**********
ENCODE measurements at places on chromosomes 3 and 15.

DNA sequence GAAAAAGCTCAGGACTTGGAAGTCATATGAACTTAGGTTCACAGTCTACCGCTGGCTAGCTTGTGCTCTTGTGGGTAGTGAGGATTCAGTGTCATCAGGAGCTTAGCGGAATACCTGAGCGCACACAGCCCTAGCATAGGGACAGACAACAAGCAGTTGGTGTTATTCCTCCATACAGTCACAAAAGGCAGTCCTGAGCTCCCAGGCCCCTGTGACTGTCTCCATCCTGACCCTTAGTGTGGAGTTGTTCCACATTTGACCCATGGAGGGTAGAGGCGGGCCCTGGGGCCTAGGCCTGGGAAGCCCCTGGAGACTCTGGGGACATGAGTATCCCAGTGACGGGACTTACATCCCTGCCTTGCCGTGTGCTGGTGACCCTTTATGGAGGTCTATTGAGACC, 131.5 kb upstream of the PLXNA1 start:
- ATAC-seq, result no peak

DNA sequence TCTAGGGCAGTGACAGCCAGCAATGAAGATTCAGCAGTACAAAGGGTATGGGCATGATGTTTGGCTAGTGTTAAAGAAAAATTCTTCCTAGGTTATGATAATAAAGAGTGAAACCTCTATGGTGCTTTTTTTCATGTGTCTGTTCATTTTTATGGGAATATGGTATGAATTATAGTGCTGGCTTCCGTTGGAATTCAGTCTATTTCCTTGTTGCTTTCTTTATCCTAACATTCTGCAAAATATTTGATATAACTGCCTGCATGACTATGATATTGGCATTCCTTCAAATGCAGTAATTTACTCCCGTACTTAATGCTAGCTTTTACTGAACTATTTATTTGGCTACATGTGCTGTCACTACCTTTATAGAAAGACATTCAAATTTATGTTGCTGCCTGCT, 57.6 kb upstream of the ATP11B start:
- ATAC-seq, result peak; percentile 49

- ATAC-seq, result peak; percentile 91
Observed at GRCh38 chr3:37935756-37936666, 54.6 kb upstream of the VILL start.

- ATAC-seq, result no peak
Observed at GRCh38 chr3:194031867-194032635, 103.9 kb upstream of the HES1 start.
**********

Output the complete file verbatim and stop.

ENCODE measurements at places on chromosomes 3 and 15.

DNA sequence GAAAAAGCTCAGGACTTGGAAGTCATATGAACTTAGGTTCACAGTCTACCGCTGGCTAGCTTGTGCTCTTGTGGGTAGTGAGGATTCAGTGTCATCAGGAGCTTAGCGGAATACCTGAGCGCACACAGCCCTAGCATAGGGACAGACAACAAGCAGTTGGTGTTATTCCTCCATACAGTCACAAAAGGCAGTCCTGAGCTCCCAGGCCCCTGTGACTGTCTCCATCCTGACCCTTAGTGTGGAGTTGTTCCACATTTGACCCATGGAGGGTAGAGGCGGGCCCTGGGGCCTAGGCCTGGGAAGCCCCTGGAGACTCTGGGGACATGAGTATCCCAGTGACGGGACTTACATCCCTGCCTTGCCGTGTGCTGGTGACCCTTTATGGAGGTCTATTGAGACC, 131.5 kb upstream of the PLXNA1 start:
- ATAC-seq, result no peak

DNA sequence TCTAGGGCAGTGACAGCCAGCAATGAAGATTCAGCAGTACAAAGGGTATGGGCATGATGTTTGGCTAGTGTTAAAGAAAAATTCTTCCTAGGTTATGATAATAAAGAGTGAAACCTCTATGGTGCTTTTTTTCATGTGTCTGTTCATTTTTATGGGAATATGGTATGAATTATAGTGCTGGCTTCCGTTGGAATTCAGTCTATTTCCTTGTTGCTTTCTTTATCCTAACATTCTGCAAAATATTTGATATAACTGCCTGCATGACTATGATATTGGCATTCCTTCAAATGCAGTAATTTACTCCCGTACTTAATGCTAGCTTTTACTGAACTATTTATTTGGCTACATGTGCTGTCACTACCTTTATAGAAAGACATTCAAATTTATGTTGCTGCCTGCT, 57.6 kb upstream of the ATP11B start:
- ATAC-seq, result peak; percentile 49

- ATAC-seq, result peak; percentile 91
Observed at GRCh38 chr3:37935756-37936666, 54.6 kb upstream of the VILL start.

- ATAC-seq, result no peak
Observed at GRCh38 chr3:194031867-194032635, 103.9 kb upstream of the HES1 start.